Good luck Tony. Thanks for stopping by!
We moved our six year old cat into a home with two other cats. The oldest cat picked on
her and she has been hesitant to come home. She will come in late a night when I call
her and she eats takes some petting and then leaves. I finally sent the older cat to
live with a sister but my girl still won’t stay home. Our daughter is home with her 3
very young babies and there is crying but I want my cat to come home. The weather is
getting bad and she was always home at night but ventured during the day but always
came home to sleep. Any ideas? We miss her and worry about her being out all night in
Why can’t cats just get along?!?! I feel your pain. Check out this article on introducing cats before you do anything else – It’s a fantastic read. Note that it doesn’t matter if your cats already “know” each other. Animals live in the present – They don’t hold grudges like us humans! The techniques outlined in this article will work regardless of the fact that your cats aren’t actually meeting for the first time.
If this doesn’t work, I’d seriously consider converting your outdoor cat into an indoor one – at least until next spring. It’s not worth losing sleep over the fact that your cat’s out in the cold, fending for herself. She’ll get used to the sounds of crying children too. Don’t worry about that…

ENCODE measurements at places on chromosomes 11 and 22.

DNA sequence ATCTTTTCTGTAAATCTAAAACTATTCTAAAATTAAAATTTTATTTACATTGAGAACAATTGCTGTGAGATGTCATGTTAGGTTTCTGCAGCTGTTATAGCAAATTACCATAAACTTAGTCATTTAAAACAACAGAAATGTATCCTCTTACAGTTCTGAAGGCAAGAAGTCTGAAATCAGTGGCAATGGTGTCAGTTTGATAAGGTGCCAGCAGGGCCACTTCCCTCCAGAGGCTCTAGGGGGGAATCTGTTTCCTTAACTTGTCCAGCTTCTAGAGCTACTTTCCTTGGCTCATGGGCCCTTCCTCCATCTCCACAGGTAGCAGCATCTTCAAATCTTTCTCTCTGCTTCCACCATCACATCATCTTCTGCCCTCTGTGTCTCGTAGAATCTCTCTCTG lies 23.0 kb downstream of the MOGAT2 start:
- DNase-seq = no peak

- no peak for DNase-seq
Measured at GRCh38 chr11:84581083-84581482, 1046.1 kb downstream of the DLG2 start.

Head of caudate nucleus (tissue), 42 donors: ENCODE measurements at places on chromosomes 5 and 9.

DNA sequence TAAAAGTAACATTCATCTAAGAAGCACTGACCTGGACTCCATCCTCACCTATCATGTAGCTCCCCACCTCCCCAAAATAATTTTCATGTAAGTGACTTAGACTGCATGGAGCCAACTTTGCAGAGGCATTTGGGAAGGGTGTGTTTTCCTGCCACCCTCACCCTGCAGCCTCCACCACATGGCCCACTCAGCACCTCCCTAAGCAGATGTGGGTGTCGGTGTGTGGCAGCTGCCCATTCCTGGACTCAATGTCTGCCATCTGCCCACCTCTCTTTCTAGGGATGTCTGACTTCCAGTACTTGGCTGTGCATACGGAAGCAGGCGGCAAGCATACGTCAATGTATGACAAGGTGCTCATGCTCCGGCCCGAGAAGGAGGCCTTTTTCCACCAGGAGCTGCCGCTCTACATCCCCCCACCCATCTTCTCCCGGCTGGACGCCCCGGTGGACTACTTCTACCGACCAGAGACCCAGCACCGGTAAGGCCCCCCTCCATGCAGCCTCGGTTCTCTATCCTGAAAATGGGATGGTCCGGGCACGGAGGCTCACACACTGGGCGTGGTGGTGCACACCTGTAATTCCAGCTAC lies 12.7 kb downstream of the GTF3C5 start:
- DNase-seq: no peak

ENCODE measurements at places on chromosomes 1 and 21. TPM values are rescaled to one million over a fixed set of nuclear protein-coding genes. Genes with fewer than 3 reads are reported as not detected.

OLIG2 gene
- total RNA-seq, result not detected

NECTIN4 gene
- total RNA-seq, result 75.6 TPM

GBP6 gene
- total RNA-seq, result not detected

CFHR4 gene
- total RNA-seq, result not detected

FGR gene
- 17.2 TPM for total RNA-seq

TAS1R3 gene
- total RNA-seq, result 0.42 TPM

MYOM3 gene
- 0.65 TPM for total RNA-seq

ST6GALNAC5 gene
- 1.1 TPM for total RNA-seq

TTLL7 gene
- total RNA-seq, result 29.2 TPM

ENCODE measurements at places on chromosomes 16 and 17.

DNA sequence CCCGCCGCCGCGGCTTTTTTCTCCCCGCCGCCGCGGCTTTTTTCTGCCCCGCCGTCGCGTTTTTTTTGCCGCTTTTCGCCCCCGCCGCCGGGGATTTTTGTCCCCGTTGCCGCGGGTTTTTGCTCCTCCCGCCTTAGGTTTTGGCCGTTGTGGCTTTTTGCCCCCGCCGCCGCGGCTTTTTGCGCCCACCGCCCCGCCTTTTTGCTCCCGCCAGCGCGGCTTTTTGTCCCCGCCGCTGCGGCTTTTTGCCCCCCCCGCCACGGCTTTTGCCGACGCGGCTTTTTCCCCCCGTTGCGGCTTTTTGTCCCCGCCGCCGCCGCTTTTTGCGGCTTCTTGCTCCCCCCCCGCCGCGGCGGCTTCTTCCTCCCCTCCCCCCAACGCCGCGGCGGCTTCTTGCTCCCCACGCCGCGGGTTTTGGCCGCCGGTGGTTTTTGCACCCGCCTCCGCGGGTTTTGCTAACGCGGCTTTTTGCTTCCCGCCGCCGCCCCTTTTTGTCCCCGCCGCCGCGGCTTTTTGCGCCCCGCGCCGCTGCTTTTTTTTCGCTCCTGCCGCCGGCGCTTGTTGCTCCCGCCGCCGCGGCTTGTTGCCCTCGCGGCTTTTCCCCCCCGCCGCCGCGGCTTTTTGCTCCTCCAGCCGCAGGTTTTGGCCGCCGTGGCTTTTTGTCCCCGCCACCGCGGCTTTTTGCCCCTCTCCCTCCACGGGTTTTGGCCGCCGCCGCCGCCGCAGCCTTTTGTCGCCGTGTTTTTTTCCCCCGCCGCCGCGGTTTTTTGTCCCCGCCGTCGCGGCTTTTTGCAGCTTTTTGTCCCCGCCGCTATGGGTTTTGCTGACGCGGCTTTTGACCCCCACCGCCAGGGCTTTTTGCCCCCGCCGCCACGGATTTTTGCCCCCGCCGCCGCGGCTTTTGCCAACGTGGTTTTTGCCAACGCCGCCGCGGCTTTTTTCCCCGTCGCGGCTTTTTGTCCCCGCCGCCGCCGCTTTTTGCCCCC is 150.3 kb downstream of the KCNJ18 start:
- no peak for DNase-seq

Im getting a new kitten and i live in the city but i have a okay sized yard. I dont want my new kitten to come inside at all because the last 2 cats i had had i bathroom problume,so i dont want it inside at all.But there are dogs that live next to me and i dont want my kitten to go over there,and i have a busy rode in the front yard.Would i be able to keep my cat in a certain area?
I was wondering if we can try to keep our cats in our yard only as we have stupid old annoying wingeing neighbours that have written a letter to us complaining about our cats in their yard. would suggesting they just hose the cats each time they enter the property stop them from going back?
If you let your cat run loose, don’t whine when it gets killed! It’s YOUR fault for putting it in danger. For shame!
I am a little weirrod about my cat because she is very tiny and skinny for a 2 year old cat, she only eats dry food, cat milk, some cat treats like dreamies and she likes to eat my new kitten’s dry kitten food.I have taken her to a vets earlier this year and he said that she is health, has a good coat etc.I’m just wondering is it ok or safe for a tiny cat to be pregnant?Any tips, advice or information I will be very grateful for.
hi my cat just got hit by a car and i am really sad, but my girlfriend said i can have one of her cats, but it has to be an outside cat. my first one followed me home and stayed. i live 9 houses away. and now that im trying to take another one. it keeps trying to leave and im not even sure if it knows the way back. what do i do.
note it has to be outside my dad wont let me take it inside.